SACRAMENTO — As they sorted through their son's belongings after he had shot himself last September, Frank and Brenda Marrero were taken aback by the stacks of muscle magazines -- with ads for pills and powders promising enhanced athletic performance.
"He had them all over," Frank Marrero said of his son Efrain, 19, who had played high school football in Vacaville and at community college, and used supplements and steroids to bulk up.
Marrero recalled that the magazines in his son's room were filled with pictures of "freakish-looking bodies" and eye-catching ads. "We threw them away. It was like they were dirty," he said, adding that they were among the items "we believe ... destroyed our son."
On Wednesday, the Marreros joined Ray and Denise Garibaldi, the parents of another aspiring athlete who committed suicide in 2003 and who have been speaking out against supplements and steroids.
At a Capitol news conference, they became the public face of a campaign to change California law, calling on Gov. Arnold Schwarzenegger to sign legislation they believe would discourage teens from using performance-enhancing substances.
Muscle magazines have come into focus in the wake of last week's revelation that Schwarzenegger had an $8-million contract with American Media Inc., a leading muscle magazine publisher, at the same time he vetoed legislation that would have banned the sale of some supplements to minors.
Schwarzenegger, who struck the magazine deal days before he was sworn into office in 2003, canceled the contract last week after details became public. On Wednesday, Schwarzenegger's press secretary Margita Thompson called the Garibaldis' and Marreros' stories sad, but she also rebuked them.
"This is a family that is being used for political purposes," Thompson said, "used probably by Democrats, opponents of reform, whomever, who may be putting them up to this."
"We are not being used by anybody," said Marrero, who is a colonel and a KC-10 refueling plane pilot in the Air Force Reserves and has flown missions in Afghanistan and Iraq. "We are doing this because we are concerned parents."
Added Denise Garibaldi: "That's really disgusting. There are citizens in the state of California who are intelligent and who can follow up on things on their own."
The Marreros and the Garibaldis said they are Republicans who voted for Schwarzenegger when he ran for governor in 2003.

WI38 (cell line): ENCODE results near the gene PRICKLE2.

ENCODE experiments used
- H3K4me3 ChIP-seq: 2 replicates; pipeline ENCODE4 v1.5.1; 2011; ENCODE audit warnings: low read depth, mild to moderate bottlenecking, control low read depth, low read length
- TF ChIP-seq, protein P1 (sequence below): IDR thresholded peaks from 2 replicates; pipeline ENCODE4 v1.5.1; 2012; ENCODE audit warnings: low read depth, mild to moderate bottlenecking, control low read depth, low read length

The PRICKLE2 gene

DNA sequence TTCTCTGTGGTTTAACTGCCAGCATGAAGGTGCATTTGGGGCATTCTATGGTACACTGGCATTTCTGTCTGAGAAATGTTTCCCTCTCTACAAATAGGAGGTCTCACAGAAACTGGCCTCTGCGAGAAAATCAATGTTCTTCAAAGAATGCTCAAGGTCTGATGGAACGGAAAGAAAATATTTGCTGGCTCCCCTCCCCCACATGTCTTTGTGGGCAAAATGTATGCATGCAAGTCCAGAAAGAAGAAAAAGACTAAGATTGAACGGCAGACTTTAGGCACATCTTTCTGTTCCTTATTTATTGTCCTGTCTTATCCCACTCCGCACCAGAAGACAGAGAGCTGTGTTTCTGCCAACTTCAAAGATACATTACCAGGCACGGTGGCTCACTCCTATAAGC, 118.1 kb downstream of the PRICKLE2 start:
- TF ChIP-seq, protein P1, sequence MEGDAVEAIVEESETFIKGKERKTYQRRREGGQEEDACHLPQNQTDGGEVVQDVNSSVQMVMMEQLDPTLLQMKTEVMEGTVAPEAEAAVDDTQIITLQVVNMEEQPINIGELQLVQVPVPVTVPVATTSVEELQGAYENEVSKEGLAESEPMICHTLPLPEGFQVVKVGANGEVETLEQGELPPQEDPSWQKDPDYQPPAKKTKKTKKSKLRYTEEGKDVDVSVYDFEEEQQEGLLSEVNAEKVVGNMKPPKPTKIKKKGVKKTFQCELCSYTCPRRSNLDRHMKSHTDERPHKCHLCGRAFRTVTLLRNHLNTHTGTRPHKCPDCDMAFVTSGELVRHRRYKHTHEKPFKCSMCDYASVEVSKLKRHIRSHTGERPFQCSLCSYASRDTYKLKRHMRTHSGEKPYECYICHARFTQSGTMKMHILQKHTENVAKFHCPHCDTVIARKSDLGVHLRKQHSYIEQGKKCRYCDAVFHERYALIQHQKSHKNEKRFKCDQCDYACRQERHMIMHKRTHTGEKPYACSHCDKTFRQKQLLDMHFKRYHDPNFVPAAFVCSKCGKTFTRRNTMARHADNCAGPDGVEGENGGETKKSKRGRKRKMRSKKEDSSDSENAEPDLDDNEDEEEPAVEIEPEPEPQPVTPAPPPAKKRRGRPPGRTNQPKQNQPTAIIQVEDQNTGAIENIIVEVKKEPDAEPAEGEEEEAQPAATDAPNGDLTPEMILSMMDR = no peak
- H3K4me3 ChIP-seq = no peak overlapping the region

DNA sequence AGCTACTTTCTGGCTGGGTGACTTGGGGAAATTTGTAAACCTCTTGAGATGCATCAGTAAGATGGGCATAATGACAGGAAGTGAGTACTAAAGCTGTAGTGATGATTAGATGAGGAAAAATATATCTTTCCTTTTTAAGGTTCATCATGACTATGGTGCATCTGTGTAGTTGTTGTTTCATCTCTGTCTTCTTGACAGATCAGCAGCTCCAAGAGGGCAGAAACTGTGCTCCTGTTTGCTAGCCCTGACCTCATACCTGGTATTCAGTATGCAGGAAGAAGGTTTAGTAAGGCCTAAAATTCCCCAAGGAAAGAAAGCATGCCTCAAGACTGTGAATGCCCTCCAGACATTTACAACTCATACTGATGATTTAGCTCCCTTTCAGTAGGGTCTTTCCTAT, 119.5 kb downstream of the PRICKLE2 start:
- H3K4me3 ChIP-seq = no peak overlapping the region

But they entered the political fray because of their sons' deaths and are pushing for new legislation, SB 37 by state Sen. Jackie Speier (D-Hillsborough), that would bar high school athletes from using dietary supplements prohibited by amateur and professional athletic associations.
"No parent should have to endure the anguish that haunts us every waking moment," Marrero said, standing next to his wife, the Garibaldis and poster-sized photos of their sons. "Our new purpose in life now is steadfastly dedicated to stopping this tragedy from happening to other families."
Speier's office helped set up Wednesday's news conference after it was contacted by the Garibaldis last week.
Denise Garibaldi said her decision to speak out by testifying before Congress and the Legislature "is not something I ever wanted to do." But when the news broke last week that Schwarzenegger had signed the $8-million contract, Garibaldi said, she got angry.
The Garibaldis urged the governor to return any money he has received from the contract. They also have filed a complaint with the California Fair Political Practices Commission alleging that Schwarzenegger broke conflict-of-interest laws by vetoing Speier's 2004 bill while he was under contract with the publisher of Muscle & Fitness and Flex magazines.
The Garibaldis and Marreros believe their sons killed themselves because of steroid-induced depression. Speier's bill would not affect steroids; they're already illegal without prescriptions. But the couples believe their sons progressed to steroids after ingesting the seemingly benign supplement creatine in their quest to enhance their athletic ability.
Speier's legislation would not affect the sale of creatine, but her measure would require that high school coaches undergo training about dietary supplements so they could better inform student athletes about the hazards.
Speier, who did not attend the parents' news conference, said in an interview that she was considering legislation to commission a state study of the health effects of creatine.
The Garibaldis' son, Rob, started taking creatine at age 15 -- at the urging of a high school coach and baseball scouts, Ray Garibaldi said. Young Garibaldi played on USC's baseball team in 2000 and part of 2001. He hanged himself in 2003, near the family home in Petaluma. He was 23.
Thompson said the governor's involvement in dietary supplements long predates his political career. She added that the governor's office is working with Speier on her latest bill.